The UK nuclear industry is back on track for a future hand in hand with that of France, according to reports. British institutional investors, which had previously blocked French nuke giant EDF's bid for Blighty's nuclear plants, are now thought to be on side with the acquisition.
The Financial Times this morning says that "people with knowledge of the deal" believe that EDF has now sweetened its bid for British Energy - the mostly private-sector owner of the UK's viable nuclear power sites - to the point where Invesco Perpetual will cease to oppose the buy. Invesco holds 15 per cent of British Energy, and its desire for better terms has previously stymied EDF's takeover.
The rosier prospects for the buy will be warmly welcomed by the British government, boxed in by its pledges to cut UK carbon emissions and yet keep the lights on. The best hope for new nuclear build is seen as EDF's money and solid expertise (most French electricity is nuclear) allied to British Energy's sites, already cleared for nuclear use. Only one British nuke station, at Sizewell, is at all modern and the UK's expertise in the area has lagged correspondingly.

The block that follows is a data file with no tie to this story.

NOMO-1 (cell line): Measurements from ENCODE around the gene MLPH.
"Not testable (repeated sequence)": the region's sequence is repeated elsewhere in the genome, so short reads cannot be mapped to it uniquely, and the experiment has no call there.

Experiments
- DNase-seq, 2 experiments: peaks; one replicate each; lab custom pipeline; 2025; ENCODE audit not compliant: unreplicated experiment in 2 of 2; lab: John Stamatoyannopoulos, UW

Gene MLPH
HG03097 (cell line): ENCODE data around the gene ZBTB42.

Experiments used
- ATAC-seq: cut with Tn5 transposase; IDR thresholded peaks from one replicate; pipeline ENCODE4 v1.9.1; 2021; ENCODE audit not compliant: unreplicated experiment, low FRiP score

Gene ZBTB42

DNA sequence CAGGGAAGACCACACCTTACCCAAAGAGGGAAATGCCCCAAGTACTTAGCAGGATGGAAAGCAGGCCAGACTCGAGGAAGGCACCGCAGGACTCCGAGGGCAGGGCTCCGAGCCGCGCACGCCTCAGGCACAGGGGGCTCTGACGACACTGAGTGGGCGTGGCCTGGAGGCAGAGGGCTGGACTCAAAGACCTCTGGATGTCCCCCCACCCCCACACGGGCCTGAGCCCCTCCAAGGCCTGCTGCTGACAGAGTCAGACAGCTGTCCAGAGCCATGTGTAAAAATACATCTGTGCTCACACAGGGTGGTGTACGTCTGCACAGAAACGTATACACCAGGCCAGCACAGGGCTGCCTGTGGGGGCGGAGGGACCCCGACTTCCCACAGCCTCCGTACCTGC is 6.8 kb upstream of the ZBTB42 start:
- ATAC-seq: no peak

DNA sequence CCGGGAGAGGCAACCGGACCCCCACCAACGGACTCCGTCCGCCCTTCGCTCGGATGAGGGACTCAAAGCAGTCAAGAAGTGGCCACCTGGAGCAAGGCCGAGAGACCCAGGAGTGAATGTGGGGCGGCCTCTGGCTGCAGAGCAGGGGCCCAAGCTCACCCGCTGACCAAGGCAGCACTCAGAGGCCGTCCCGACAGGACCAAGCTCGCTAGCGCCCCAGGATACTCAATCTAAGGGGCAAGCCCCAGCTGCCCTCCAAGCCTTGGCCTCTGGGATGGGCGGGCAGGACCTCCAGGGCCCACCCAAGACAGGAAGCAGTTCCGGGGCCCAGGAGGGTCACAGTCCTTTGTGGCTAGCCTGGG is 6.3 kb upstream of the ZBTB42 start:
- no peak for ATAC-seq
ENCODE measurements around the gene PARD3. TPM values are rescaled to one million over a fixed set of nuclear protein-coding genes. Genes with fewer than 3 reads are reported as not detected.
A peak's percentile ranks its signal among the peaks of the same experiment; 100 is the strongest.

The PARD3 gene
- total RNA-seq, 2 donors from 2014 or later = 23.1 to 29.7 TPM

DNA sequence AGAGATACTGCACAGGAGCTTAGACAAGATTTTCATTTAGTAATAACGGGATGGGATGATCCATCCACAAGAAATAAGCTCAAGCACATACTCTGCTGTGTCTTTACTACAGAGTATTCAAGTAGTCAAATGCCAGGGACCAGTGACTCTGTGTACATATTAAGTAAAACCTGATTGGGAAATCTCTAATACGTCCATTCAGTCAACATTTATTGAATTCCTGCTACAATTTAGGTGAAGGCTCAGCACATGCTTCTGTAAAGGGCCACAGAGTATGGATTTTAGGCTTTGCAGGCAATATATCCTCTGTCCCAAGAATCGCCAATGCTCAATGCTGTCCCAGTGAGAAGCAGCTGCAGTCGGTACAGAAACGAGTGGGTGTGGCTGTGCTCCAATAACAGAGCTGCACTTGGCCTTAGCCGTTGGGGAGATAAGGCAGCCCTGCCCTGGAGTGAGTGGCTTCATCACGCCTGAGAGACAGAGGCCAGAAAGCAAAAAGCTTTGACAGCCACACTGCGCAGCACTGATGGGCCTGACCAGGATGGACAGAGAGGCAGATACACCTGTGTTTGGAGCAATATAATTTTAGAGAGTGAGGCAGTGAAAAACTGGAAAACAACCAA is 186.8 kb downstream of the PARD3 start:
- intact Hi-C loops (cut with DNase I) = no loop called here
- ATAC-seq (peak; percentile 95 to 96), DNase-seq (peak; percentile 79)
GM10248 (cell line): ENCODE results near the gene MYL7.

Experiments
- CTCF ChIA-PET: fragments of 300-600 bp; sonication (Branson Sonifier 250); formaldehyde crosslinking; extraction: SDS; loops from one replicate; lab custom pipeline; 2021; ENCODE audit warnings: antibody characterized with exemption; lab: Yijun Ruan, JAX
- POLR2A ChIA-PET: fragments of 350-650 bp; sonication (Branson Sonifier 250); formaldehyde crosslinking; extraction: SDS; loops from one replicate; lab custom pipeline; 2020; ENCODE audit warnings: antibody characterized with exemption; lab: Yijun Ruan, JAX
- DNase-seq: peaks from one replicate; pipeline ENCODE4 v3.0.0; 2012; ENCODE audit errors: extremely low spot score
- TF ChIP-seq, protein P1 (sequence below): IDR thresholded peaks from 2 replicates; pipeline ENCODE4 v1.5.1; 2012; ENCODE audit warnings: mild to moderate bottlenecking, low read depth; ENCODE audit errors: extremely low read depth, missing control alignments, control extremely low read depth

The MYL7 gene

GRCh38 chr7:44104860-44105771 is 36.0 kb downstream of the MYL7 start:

EDF believes it can make a lot of money in Britain, especially with the prospect of fossil generators being compelled to pay for their carbon emissions or capture and sequester them - leaving nuclear as the cheapest kind of electricity, even without further rises in the price of gas. Nuclear juice, meanwhile, should stay stable in price even if uranium costs soar - fuel is only a small proportion of what the consumer pays, with most of the money going on building, running and decommissioning.
The FT indicates that there had been rumours of EDF moving instead into the American market, but it seems now that the British deal will move ahead. ®